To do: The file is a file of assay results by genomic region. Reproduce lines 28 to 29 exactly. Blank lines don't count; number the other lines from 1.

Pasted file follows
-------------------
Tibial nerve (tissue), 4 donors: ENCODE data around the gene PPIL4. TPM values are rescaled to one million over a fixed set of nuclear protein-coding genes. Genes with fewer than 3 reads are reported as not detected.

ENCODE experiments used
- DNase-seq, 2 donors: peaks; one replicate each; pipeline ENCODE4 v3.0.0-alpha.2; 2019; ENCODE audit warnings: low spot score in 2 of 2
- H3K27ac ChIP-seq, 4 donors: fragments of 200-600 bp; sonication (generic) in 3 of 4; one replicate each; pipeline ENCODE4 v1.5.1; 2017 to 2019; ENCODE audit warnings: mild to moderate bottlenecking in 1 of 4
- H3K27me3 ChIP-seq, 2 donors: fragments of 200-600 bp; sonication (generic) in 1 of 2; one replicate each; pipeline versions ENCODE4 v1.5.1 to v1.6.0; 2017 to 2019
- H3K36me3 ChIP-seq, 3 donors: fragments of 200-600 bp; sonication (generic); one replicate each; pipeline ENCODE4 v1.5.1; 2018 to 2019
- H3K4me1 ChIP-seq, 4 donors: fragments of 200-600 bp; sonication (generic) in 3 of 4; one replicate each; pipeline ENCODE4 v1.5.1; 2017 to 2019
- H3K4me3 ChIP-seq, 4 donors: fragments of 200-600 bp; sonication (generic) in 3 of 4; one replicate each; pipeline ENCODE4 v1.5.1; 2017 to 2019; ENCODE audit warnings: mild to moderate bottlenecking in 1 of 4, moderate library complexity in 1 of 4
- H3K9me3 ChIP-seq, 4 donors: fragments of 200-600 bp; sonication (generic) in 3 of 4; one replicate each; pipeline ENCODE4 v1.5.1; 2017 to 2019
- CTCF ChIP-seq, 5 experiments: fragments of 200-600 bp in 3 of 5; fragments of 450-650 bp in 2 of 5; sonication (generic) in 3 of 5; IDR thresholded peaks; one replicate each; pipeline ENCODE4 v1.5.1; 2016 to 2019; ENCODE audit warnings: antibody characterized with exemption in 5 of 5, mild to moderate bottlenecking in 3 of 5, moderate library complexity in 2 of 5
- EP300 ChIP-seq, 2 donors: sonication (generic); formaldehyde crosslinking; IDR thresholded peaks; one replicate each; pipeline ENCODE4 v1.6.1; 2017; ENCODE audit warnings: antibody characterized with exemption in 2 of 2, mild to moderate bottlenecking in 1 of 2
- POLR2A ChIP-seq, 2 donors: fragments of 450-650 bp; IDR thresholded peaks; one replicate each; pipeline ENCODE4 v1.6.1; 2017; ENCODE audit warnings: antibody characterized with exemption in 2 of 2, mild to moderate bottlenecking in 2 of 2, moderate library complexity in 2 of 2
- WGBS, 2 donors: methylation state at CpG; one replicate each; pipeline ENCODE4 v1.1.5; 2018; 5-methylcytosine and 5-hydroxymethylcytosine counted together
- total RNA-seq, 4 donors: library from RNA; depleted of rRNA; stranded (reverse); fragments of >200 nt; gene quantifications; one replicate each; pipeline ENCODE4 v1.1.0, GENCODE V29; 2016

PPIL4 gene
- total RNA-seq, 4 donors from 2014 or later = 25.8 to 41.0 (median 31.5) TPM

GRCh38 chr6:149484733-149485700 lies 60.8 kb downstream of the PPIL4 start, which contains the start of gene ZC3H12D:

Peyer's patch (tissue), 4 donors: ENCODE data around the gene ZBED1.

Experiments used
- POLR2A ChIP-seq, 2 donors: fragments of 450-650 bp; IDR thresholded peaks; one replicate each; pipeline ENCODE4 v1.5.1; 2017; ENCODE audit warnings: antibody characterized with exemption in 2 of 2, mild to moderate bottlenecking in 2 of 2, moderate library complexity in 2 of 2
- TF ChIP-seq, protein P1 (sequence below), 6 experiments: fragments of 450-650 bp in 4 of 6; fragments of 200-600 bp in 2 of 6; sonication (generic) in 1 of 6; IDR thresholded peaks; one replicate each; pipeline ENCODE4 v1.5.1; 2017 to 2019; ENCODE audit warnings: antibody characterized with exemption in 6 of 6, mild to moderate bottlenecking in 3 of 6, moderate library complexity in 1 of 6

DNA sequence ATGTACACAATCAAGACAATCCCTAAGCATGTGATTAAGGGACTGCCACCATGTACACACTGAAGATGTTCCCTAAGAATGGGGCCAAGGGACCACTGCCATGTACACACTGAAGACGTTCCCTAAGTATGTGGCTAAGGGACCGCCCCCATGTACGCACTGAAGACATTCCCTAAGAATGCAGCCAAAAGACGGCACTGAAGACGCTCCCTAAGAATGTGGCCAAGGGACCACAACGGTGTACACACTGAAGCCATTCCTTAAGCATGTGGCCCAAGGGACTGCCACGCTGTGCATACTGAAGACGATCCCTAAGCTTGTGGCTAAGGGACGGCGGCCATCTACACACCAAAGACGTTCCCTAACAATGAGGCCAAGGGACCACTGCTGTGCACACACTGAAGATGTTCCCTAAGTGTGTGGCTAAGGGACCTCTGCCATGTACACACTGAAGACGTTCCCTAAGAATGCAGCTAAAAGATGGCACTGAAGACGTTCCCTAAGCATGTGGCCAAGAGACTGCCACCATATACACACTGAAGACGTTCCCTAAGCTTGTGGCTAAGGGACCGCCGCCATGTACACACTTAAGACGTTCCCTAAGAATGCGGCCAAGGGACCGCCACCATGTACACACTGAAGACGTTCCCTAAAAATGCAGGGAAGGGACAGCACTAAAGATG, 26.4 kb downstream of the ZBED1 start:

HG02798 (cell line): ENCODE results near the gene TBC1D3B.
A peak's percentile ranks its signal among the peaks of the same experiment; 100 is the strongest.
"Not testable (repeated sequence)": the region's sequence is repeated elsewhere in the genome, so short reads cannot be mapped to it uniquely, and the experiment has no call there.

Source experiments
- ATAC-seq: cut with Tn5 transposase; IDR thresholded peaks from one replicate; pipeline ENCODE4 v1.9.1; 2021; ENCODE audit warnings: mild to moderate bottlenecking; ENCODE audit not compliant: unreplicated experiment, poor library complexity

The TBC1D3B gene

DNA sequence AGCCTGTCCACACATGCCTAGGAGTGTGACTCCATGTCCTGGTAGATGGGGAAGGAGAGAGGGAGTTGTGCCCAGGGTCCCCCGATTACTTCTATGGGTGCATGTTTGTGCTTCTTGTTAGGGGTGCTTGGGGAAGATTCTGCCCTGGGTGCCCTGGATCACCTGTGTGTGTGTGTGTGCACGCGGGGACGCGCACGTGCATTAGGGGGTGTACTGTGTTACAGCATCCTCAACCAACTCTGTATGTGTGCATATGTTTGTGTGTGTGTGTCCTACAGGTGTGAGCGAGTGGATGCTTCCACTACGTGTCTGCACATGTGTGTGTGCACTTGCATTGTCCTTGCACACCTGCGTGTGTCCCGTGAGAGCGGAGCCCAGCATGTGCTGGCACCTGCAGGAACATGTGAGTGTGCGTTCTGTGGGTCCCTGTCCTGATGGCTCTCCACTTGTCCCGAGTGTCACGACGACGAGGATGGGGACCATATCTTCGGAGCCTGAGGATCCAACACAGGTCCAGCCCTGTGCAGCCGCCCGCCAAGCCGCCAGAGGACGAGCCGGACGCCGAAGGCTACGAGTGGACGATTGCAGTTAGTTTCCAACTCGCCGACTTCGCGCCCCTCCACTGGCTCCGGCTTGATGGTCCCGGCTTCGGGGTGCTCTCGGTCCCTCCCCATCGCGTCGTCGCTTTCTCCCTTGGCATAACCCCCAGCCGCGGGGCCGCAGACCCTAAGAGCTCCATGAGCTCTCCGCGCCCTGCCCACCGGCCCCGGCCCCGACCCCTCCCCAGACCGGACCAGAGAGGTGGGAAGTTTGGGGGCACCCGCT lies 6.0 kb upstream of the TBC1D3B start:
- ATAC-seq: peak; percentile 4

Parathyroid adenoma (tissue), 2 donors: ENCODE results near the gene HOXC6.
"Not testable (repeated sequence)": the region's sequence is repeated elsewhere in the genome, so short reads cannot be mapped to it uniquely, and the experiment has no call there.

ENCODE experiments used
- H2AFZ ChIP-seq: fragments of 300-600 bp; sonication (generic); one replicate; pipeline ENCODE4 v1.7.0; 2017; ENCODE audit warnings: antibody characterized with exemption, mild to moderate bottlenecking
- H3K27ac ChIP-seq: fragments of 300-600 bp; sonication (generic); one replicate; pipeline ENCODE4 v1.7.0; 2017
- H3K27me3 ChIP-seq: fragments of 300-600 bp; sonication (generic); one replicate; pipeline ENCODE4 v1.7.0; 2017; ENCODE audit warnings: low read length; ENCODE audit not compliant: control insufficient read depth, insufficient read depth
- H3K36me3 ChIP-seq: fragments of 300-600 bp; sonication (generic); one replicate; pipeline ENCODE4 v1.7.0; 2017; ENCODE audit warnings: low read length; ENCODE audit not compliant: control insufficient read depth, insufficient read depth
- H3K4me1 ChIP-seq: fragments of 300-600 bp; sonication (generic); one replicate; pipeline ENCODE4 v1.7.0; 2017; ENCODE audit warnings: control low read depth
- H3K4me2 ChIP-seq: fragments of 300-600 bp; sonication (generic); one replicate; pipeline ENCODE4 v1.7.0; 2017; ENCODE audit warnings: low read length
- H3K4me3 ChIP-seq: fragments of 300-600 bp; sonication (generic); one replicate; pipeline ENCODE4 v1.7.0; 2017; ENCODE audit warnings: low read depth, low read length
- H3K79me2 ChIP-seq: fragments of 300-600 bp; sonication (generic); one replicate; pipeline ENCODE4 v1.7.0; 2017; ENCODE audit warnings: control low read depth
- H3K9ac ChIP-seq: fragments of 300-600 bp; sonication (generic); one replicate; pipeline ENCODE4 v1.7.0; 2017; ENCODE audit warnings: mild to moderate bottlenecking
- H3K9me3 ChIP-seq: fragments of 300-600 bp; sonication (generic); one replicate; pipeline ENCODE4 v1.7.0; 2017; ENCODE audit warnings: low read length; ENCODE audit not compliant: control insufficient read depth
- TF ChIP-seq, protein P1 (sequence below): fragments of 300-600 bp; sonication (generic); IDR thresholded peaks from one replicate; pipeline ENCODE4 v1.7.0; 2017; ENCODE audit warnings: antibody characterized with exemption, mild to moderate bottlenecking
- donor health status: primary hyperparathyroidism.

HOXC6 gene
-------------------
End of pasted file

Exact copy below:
The TBC1D3B gene

DNA sequence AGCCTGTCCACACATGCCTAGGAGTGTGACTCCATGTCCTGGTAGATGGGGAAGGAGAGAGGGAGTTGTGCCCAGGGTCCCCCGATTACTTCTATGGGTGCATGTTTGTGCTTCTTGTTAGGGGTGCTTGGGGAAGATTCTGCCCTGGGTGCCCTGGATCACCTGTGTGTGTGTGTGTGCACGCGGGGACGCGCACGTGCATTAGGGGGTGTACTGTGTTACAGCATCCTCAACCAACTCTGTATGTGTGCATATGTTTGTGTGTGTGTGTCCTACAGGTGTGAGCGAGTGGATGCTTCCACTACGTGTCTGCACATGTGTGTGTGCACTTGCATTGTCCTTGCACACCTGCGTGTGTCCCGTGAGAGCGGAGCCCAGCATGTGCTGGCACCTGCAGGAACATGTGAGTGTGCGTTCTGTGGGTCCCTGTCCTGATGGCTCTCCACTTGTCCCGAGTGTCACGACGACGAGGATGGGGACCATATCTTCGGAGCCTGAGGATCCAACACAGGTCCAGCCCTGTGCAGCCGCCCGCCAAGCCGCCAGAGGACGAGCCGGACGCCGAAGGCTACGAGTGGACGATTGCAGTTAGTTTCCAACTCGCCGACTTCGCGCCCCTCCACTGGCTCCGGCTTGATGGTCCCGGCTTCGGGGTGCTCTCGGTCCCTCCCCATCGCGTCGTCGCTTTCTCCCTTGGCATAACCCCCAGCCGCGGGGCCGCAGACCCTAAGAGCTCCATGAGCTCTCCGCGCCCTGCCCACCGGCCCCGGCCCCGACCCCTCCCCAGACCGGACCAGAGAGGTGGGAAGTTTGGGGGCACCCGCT lies 6.0 kb upstream of the TBC1D3B start: